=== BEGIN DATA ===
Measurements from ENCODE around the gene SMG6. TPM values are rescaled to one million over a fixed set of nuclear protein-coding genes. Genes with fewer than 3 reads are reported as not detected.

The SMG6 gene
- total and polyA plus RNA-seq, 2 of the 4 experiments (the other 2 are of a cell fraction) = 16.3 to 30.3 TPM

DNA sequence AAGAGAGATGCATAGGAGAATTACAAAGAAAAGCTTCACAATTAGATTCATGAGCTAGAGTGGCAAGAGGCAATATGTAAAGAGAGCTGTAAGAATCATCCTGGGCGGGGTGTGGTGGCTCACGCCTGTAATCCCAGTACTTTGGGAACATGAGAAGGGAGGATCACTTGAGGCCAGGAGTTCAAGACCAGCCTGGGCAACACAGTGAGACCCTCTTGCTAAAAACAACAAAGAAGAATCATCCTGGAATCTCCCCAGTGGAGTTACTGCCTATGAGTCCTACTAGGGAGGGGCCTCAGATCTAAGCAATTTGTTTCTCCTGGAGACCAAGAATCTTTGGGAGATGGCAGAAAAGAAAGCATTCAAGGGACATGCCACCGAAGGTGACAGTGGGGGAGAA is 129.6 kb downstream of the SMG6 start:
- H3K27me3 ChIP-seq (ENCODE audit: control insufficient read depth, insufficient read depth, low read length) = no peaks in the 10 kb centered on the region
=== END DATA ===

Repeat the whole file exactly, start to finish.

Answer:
Measurements from ENCODE around the gene SMG6. TPM values are rescaled to one million over a fixed set of nuclear protein-coding genes. Genes with fewer than 3 reads are reported as not detected.

The SMG6 gene
- total and polyA plus RNA-seq, 2 of the 4 experiments (the other 2 are of a cell fraction) = 16.3 to 30.3 TPM

DNA sequence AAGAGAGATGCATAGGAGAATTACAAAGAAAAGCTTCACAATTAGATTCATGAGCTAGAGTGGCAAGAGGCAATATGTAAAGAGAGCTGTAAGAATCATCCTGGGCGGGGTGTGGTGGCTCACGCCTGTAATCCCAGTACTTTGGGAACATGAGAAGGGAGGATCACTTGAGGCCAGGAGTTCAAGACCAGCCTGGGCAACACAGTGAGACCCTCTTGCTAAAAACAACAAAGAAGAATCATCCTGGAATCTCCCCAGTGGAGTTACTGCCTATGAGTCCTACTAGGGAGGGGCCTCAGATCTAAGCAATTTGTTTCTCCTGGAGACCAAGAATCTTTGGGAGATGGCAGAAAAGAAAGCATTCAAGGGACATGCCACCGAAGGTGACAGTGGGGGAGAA is 129.6 kb downstream of the SMG6 start:
- H3K27me3 ChIP-seq (ENCODE audit: control insufficient read depth, insufficient read depth, low read length) = no peaks in the 10 kb centered on the region